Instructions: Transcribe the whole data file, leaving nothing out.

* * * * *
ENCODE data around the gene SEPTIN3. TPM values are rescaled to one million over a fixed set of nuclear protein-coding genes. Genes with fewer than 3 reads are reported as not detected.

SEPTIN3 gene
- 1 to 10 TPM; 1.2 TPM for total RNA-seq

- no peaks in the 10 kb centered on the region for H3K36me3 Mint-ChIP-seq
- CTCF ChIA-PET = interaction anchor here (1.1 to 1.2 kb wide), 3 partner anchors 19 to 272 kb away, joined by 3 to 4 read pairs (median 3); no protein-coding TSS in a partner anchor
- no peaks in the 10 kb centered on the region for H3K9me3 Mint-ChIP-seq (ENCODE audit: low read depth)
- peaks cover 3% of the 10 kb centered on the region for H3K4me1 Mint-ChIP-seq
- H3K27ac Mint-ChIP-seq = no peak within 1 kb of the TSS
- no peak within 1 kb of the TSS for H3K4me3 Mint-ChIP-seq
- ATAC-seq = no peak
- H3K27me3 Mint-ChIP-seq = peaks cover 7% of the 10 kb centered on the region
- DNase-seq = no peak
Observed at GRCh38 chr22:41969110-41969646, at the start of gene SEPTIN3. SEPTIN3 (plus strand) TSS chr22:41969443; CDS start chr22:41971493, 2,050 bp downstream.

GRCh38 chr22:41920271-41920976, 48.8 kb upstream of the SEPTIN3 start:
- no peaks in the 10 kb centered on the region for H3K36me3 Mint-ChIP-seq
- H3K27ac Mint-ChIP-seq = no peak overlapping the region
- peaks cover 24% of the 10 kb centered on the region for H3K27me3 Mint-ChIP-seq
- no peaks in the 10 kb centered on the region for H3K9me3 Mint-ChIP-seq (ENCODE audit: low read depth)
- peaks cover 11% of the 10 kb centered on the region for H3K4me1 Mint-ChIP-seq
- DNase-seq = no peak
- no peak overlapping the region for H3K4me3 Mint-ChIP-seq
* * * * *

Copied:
ENCODE data around the gene SEPTIN3. TPM values are rescaled to one million over a fixed set of nuclear protein-coding genes. Genes with fewer than 3 reads are reported as not detected.

SEPTIN3 gene
- 1 to 10 TPM; 1.2 TPM for total RNA-seq

- no peaks in the 10 kb centered on the region for H3K36me3 Mint-ChIP-seq
- CTCF ChIA-PET = interaction anchor here (1.1 to 1.2 kb wide), 3 partner anchors 19 to 272 kb away, joined by 3 to 4 read pairs (median 3); no protein-coding TSS in a partner anchor
- no peaks in the 10 kb centered on the region for H3K9me3 Mint-ChIP-seq (ENCODE audit: low read depth)
- peaks cover 3% of the 10 kb centered on the region for H3K4me1 Mint-ChIP-seq
- H3K27ac Mint-ChIP-seq = no peak within 1 kb of the TSS
- no peak within 1 kb of the TSS for H3K4me3 Mint-ChIP-seq
- ATAC-seq = no peak
- H3K27me3 Mint-ChIP-seq = peaks cover 7% of the 10 kb centered on the region
- DNase-seq = no peak
Observed at GRCh38 chr22:41969110-41969646, at the start of gene SEPTIN3. SEPTIN3 (plus strand) TSS chr22:41969443; CDS start chr22:41971493, 2,050 bp downstream.

GRCh38 chr22:41920271-41920976, 48.8 kb upstream of the SEPTIN3 start:
- no peaks in the 10 kb centered on the region for H3K36me3 Mint-ChIP-seq
- H3K27ac Mint-ChIP-seq = no peak overlapping the region
- peaks cover 24% of the 10 kb centered on the region for H3K27me3 Mint-ChIP-seq
- no peaks in the 10 kb centered on the region for H3K9me3 Mint-ChIP-seq (ENCODE audit: low read depth)
- peaks cover 11% of the 10 kb centered on the region for H3K4me1 Mint-ChIP-seq
- DNase-seq = no peak
- no peak overlapping the region for H3K4me3 Mint-ChIP-seq